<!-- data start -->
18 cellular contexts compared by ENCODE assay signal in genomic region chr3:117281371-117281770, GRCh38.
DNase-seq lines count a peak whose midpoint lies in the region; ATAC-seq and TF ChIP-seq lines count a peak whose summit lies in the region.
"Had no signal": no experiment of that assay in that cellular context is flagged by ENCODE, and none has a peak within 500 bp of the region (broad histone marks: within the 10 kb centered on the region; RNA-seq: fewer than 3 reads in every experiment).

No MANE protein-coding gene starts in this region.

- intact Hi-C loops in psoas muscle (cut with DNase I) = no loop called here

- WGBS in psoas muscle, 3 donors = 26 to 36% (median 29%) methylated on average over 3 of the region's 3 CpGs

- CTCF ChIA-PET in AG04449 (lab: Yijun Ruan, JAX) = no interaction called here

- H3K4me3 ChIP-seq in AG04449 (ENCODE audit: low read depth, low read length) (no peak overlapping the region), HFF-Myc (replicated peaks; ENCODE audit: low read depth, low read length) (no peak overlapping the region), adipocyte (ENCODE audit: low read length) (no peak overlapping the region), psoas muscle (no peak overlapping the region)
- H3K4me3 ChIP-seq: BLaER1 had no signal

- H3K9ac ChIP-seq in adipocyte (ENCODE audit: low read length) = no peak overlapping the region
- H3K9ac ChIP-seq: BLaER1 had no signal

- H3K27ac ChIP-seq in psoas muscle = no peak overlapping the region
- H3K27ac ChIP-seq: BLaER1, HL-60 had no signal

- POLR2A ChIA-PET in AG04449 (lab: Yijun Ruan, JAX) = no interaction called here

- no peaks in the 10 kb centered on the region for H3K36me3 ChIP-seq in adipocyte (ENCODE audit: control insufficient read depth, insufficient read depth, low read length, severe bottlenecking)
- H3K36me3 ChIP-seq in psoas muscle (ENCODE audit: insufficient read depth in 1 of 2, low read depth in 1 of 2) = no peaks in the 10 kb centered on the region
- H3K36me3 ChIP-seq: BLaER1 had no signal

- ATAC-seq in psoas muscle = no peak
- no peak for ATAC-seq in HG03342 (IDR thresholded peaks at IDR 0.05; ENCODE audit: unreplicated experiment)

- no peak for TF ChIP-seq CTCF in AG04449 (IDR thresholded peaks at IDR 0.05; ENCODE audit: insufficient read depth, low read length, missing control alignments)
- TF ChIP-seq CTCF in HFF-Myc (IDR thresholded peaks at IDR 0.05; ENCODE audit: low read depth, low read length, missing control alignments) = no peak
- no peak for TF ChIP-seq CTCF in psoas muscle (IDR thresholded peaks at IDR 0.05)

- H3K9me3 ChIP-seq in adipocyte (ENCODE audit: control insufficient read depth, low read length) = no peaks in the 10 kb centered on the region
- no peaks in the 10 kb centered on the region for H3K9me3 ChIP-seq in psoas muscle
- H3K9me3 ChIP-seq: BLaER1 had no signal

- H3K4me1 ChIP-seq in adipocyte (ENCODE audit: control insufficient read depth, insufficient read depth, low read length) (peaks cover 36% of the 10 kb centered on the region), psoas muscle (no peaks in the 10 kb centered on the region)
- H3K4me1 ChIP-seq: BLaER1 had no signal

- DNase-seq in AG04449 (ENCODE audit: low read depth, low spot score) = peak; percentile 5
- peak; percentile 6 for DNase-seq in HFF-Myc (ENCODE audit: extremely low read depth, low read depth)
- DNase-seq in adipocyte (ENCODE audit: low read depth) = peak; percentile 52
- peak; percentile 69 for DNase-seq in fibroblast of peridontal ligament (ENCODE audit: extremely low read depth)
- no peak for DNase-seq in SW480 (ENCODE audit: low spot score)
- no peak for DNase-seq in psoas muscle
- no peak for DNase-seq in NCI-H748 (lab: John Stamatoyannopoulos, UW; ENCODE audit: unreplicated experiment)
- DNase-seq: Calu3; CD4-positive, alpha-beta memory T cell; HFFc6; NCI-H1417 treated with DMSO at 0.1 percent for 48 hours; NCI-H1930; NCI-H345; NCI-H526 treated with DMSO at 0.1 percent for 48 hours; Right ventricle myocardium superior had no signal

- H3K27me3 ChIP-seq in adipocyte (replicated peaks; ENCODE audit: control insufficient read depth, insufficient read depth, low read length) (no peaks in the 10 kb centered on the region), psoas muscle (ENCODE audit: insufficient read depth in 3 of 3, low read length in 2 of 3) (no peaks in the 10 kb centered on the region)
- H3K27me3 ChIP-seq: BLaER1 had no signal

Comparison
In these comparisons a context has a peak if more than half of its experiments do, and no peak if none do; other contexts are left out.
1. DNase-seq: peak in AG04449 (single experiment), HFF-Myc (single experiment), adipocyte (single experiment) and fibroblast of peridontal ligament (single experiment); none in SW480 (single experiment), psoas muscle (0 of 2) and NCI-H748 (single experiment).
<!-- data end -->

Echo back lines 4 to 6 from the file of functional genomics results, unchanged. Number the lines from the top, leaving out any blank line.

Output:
No MANE protein-coding gene starts in this region.

- intact Hi-C loops in psoas muscle (cut with DNase I) = no loop called here

- WGBS in psoas muscle, 3 donors = 26 to 36% (median 29%) methylated on average over 3 of the region's 3 CpGs